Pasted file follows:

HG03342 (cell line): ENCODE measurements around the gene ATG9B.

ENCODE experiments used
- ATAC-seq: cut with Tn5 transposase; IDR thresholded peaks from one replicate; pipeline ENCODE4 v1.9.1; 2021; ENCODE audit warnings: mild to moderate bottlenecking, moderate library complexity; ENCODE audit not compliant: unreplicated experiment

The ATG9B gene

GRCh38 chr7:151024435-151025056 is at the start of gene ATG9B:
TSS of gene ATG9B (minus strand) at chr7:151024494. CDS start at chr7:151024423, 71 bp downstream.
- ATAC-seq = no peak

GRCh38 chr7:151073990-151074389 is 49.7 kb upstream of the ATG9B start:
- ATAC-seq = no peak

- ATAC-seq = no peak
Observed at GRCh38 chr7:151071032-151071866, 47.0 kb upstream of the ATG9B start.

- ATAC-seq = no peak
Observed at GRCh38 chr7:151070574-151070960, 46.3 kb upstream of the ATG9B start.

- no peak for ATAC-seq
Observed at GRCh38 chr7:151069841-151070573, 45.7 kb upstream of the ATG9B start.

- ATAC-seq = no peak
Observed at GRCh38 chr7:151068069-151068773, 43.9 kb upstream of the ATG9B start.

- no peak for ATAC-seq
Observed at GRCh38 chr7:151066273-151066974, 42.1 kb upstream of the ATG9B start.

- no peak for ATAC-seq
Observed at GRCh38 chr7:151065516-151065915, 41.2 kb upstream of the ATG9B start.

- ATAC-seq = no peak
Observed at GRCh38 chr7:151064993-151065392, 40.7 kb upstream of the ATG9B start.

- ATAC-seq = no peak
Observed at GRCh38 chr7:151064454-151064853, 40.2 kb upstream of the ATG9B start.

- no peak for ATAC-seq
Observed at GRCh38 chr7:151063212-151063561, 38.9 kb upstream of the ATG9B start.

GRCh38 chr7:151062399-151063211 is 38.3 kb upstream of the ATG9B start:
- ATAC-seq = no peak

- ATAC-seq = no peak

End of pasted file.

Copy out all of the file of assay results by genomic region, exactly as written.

HG03342 (cell line): ENCODE measurements around the gene ATG9B.

ENCODE experiments used
- ATAC-seq: cut with Tn5 transposase; IDR thresholded peaks from one replicate; pipeline ENCODE4 v1.9.1; 2021; ENCODE audit warnings: mild to moderate bottlenecking, moderate library complexity; ENCODE audit not compliant: unreplicated experiment

The ATG9B gene

GRCh38 chr7:151024435-151025056 is at the start of gene ATG9B:
TSS of gene ATG9B (minus strand) at chr7:151024494. CDS start at chr7:151024423, 71 bp downstream.
- ATAC-seq = no peak

GRCh38 chr7:151073990-151074389 is 49.7 kb upstream of the ATG9B start:
- ATAC-seq = no peak

- ATAC-seq = no peak
Observed at GRCh38 chr7:151071032-151071866, 47.0 kb upstream of the ATG9B start.

- ATAC-seq = no peak
Observed at GRCh38 chr7:151070574-151070960, 46.3 kb upstream of the ATG9B start.

- no peak for ATAC-seq
Observed at GRCh38 chr7:151069841-151070573, 45.7 kb upstream of the ATG9B start.

- ATAC-seq = no peak
Observed at GRCh38 chr7:151068069-151068773, 43.9 kb upstream of the ATG9B start.

- no peak for ATAC-seq
Observed at GRCh38 chr7:151066273-151066974, 42.1 kb upstream of the ATG9B start.

- no peak for ATAC-seq
Observed at GRCh38 chr7:151065516-151065915, 41.2 kb upstream of the ATG9B start.

- ATAC-seq = no peak
Observed at GRCh38 chr7:151064993-151065392, 40.7 kb upstream of the ATG9B start.

- ATAC-seq = no peak
Observed at GRCh38 chr7:151064454-151064853, 40.2 kb upstream of the ATG9B start.

- no peak for ATAC-seq
Observed at GRCh38 chr7:151063212-151063561, 38.9 kb upstream of the ATG9B start.

GRCh38 chr7:151062399-151063211 is 38.3 kb upstream of the ATG9B start:
- ATAC-seq = no peak

- ATAC-seq = no peak